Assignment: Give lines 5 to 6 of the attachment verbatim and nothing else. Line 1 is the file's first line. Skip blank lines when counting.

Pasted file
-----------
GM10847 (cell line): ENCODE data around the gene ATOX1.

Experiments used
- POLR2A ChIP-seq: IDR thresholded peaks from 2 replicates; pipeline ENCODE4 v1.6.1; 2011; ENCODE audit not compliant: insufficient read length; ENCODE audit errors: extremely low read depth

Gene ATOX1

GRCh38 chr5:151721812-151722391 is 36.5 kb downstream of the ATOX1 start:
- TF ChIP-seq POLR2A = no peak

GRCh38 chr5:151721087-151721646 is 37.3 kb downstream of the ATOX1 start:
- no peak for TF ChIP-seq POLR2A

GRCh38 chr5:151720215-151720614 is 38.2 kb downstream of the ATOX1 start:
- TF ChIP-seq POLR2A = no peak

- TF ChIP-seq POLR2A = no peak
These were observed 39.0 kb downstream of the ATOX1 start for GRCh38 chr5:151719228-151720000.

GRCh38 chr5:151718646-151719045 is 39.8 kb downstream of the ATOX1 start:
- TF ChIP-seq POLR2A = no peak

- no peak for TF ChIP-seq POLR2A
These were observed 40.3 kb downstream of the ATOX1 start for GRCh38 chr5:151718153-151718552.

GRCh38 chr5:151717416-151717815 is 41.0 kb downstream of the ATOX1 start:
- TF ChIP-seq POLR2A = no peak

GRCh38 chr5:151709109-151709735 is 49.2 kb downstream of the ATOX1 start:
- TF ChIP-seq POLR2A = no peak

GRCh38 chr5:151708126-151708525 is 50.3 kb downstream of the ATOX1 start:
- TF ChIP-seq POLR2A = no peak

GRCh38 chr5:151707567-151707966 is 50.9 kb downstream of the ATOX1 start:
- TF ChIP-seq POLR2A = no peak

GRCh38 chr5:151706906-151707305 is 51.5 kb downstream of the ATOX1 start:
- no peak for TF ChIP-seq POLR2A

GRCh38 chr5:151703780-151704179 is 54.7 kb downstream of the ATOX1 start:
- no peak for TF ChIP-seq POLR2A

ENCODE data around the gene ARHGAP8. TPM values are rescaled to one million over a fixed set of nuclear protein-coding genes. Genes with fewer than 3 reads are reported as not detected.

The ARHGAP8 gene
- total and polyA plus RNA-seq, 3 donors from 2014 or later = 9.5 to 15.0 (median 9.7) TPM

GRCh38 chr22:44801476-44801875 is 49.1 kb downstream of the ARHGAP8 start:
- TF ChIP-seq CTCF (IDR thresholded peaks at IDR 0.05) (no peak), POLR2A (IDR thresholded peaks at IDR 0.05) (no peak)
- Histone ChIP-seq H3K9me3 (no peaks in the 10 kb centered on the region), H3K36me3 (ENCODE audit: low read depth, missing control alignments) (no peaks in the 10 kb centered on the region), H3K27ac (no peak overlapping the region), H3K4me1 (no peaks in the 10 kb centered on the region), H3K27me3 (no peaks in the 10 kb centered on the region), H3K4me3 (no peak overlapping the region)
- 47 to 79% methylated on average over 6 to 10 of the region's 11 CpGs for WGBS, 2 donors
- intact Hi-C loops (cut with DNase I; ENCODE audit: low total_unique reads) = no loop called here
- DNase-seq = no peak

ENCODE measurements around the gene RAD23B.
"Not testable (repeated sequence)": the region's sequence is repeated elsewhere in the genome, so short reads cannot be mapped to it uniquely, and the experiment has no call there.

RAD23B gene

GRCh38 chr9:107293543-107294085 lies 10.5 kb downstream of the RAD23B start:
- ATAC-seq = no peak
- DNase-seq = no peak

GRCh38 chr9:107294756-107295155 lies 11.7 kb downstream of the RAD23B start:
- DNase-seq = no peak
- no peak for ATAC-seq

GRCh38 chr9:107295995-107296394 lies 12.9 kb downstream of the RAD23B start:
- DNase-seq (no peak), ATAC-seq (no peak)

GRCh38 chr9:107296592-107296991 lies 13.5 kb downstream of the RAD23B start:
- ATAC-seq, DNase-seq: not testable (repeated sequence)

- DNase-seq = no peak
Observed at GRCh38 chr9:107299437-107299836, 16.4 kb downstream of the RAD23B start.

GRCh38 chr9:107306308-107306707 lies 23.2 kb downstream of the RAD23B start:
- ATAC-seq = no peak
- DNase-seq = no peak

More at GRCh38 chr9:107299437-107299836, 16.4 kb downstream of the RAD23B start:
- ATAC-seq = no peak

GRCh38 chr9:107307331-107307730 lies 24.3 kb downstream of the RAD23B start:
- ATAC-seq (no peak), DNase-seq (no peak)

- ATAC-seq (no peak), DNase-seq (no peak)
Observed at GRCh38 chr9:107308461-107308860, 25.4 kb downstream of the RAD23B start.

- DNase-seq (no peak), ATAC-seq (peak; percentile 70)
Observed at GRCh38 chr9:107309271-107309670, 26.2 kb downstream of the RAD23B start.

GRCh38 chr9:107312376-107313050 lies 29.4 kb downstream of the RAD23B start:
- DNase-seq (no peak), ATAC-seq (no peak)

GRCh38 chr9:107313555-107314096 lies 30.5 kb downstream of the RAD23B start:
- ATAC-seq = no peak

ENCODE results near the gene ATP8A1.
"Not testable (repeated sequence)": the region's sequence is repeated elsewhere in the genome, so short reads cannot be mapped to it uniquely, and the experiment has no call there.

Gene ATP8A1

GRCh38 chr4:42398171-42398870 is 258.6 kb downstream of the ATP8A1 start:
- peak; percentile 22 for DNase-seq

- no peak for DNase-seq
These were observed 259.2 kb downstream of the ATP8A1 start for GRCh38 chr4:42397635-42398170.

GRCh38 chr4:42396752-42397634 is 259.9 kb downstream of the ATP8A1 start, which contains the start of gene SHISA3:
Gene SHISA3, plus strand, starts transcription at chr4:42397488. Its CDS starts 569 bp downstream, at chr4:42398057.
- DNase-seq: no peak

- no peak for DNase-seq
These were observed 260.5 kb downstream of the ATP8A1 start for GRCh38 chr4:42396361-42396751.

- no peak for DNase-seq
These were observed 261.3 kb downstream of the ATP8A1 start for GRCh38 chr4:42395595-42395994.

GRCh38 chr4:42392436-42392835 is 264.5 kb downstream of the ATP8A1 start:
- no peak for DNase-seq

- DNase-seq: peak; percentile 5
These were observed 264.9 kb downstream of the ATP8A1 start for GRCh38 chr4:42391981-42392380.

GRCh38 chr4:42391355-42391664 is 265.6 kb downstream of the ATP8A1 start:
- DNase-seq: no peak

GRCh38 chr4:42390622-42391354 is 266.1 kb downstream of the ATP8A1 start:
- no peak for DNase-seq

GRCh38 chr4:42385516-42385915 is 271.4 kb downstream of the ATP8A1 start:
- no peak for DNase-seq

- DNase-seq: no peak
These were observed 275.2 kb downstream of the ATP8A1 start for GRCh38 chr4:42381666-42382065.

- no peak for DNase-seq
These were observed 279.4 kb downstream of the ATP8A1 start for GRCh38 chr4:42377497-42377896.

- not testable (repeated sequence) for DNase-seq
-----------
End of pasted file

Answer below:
GRCh38 chr5:151721812-151722391 is 36.5 kb downstream of the ATOX1 start:
- TF ChIP-seq POLR2A = no peak